DECEMBER 27, 2007 – What will the new year bring?
Ben Macklin, Senior Analyst
The Beijing Olympics and US presidential election will ensure that advertising spending will spike in 2008 across all sectors. The Olympics marks the “coming out” party of China. As was the case with South Korea in 1988, the games will be an important milestone for China’s economic and political development. The competition will be fierce both on and off the sporting field as multinational organizations try to tap into China’s growing middle class.
In the recent Australian election, a video appeared on YouTube that showed the prime minister-elect, Kevin Rudd, eating his ear wax. It didn’t prevent him from winning the election, but it dogged him throughout the campaign. YouTube and the Internet in general will be an important battleground in the 2008 presidential election campaign in the United States. The influence of online-advocacy groups will continue to grow.
David Hallerman, Senior Analyst
Internet video will produce more light than heat. That is, the array of video available online will jump dramatically both from professional content producers, such as TV networks, and from the growing panoply of amateurs. However, the heat of ad-spending dollars will remain small relative to the entire US online ad-spending universe.
Various large online video players, such as Google, Microsoft and the TV networks, will fortify their video offerings by buying small, ad-related companies.
At least one search engine will stop fighting the giant and farm out the bulk of its sponsored-link (a.k.a., paid-ad) results to Google.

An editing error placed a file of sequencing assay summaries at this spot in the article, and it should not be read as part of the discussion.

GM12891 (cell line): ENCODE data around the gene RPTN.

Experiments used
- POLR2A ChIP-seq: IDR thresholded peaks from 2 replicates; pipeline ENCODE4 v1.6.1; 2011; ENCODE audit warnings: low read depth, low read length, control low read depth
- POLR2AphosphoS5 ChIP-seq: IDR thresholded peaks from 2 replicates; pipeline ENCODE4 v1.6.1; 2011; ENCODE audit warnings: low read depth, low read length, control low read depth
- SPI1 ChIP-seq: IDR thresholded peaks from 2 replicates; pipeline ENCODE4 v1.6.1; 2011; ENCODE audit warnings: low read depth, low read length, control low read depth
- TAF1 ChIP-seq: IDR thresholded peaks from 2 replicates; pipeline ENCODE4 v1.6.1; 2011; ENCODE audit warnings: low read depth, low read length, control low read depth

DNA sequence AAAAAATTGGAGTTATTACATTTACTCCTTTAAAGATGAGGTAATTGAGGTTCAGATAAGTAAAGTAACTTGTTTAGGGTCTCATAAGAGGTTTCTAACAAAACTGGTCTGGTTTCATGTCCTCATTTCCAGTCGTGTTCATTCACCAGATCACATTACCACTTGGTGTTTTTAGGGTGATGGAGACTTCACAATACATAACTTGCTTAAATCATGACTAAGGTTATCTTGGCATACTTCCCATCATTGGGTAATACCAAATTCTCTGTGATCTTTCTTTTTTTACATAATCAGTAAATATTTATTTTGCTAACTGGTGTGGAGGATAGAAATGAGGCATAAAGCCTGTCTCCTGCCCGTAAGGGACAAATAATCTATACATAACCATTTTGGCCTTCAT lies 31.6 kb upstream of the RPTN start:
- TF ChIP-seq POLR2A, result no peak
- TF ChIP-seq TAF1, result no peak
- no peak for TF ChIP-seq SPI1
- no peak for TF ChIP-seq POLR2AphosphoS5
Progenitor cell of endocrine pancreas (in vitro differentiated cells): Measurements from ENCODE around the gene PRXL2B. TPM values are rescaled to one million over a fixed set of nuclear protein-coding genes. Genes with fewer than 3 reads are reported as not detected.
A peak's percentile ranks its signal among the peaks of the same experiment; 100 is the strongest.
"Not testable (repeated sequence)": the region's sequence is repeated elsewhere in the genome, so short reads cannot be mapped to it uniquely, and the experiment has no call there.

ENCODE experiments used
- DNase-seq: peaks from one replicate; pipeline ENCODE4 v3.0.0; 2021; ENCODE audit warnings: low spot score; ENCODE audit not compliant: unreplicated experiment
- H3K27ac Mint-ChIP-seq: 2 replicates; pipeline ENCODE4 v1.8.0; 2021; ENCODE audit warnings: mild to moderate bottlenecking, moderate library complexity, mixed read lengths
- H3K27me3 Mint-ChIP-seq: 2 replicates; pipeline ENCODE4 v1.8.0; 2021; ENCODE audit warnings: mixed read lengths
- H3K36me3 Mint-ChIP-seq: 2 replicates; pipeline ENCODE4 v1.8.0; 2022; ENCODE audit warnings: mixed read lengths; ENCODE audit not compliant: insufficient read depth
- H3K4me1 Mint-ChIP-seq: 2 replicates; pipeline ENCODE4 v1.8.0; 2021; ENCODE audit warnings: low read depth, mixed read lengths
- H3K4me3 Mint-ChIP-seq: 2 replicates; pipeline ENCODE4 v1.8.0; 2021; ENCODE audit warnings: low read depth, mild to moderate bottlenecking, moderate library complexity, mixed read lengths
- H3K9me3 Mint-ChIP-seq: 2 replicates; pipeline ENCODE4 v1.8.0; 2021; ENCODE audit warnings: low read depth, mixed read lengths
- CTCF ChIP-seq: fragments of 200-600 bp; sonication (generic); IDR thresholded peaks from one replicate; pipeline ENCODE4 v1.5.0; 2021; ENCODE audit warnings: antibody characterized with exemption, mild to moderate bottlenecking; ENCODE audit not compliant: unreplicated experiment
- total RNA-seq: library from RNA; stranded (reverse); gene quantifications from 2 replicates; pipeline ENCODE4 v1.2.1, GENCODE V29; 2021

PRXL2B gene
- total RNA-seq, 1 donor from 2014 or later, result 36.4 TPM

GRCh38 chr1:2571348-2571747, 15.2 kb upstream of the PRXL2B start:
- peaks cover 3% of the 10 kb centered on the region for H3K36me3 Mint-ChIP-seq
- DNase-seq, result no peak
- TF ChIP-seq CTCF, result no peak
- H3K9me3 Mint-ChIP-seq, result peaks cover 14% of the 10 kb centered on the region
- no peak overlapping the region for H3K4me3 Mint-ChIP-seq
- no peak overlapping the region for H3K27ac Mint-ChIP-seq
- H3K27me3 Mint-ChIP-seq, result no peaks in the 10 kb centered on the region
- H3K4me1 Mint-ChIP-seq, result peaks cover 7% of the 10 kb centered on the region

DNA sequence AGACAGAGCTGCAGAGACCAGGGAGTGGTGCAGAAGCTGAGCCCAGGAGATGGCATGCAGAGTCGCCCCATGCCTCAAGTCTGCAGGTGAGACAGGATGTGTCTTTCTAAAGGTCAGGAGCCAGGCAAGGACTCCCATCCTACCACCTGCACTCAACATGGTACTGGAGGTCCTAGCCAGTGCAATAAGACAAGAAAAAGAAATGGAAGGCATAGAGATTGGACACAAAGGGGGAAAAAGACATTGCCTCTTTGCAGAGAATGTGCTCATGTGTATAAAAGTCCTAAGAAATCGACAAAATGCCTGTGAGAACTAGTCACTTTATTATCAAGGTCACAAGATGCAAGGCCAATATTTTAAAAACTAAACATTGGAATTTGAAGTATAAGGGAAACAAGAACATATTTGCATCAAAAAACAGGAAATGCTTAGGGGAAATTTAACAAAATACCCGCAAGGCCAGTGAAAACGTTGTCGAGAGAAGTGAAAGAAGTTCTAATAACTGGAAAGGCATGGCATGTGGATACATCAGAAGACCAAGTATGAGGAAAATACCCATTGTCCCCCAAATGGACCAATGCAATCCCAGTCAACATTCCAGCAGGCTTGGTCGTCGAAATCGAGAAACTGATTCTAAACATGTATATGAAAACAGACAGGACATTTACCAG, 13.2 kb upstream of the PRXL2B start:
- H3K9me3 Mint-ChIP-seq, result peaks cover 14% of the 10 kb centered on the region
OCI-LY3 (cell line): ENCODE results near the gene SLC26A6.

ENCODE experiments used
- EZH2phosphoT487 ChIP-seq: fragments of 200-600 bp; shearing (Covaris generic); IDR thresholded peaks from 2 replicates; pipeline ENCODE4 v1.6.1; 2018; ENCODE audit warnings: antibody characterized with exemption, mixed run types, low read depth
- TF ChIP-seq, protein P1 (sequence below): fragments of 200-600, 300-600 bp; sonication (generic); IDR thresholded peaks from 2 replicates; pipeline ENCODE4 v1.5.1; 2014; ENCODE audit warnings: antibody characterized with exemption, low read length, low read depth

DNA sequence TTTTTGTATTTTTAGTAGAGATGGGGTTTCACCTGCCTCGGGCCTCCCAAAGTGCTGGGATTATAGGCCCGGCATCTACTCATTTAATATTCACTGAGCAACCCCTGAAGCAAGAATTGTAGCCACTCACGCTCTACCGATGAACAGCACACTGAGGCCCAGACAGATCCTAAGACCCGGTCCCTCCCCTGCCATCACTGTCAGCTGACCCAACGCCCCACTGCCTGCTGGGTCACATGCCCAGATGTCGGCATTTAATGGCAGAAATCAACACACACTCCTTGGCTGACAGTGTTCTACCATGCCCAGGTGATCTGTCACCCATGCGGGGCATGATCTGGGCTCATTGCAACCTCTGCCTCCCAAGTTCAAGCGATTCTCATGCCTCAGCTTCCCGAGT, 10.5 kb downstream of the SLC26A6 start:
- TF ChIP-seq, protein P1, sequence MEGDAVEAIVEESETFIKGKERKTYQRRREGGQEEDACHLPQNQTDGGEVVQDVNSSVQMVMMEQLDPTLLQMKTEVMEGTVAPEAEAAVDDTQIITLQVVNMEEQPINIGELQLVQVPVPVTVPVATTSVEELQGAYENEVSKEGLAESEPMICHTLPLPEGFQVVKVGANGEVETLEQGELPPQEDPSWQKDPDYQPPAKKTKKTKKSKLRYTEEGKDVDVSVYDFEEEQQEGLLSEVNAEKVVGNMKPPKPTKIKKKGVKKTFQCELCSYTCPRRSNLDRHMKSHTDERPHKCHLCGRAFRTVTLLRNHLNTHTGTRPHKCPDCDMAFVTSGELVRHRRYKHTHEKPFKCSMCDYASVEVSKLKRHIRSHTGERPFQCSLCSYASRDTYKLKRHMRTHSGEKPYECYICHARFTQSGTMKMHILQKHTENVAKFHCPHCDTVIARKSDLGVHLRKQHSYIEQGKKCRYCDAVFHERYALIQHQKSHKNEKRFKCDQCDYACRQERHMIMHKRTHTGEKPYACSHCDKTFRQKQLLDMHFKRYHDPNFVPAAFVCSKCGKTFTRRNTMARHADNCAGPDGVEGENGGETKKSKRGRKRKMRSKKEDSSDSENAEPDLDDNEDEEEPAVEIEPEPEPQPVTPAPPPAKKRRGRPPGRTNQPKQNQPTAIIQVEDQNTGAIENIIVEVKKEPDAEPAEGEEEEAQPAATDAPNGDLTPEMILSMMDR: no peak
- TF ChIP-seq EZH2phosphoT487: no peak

A deal between Microsoft, Yahoo! or AOL (pick two of the three) will take place before the third quarter, but Google will still increase its share of ad revenues relative to those portals.
Online Ad Spending
Overall US online ad spending will be surprisingly resilient, even in the potentially recessionary economy. With money tight, marketing executives will continue to gravitate toward the Internet, looking for more measurable ad formats to buttress their positions.
Debra Aho Williamson, Senior Analyst
About 44% of US consumers will use social networking at least once a month. Although MySpace and Facebook will continue to dominate the market, changes are afoot that will extend social networking activities beyond a single destination site and into many other facets of the consumer Internet experience.
Profiles will eventually become portable, meaning consumers need only create one profile and be able to use it in many places on the Web. Small applications or �widgets� that today work with only one social networking destination site will be designed on an open platform, extending their reach. Activities such as online shopping, searching and even sending e-mail will be enhanced with social networking features.
Social networking will remain a key online activity regardless of the individual performance of MySpace or Facebook.
US ad spending on social networks will climb to nearly $1.6 billion in 2008, from $920 million in 2007. Although targeted advertising is getting the lion’s share of attention and will continue to be a hot button in 2008, other forms of social network marketing, such as search advertising, widgets and e-commerce, will draw increased marketer interest. Additionally, self-serve advertising systems will create a new market for local and small businesses to promote themselves via social networks.
James Belcher, Senior Writer
Old video games will get a second life thanks to software from Double Fusion and other firms that can place ads retroactively into old games, which will then be placed online for free distribution to players.
The same concept will apply to console games distributed online for Xbox and Wii, although other firms such as Microsoft-owned Massive will provide the technology.
Part II of this article will be published tomorrow, Dec. 28.
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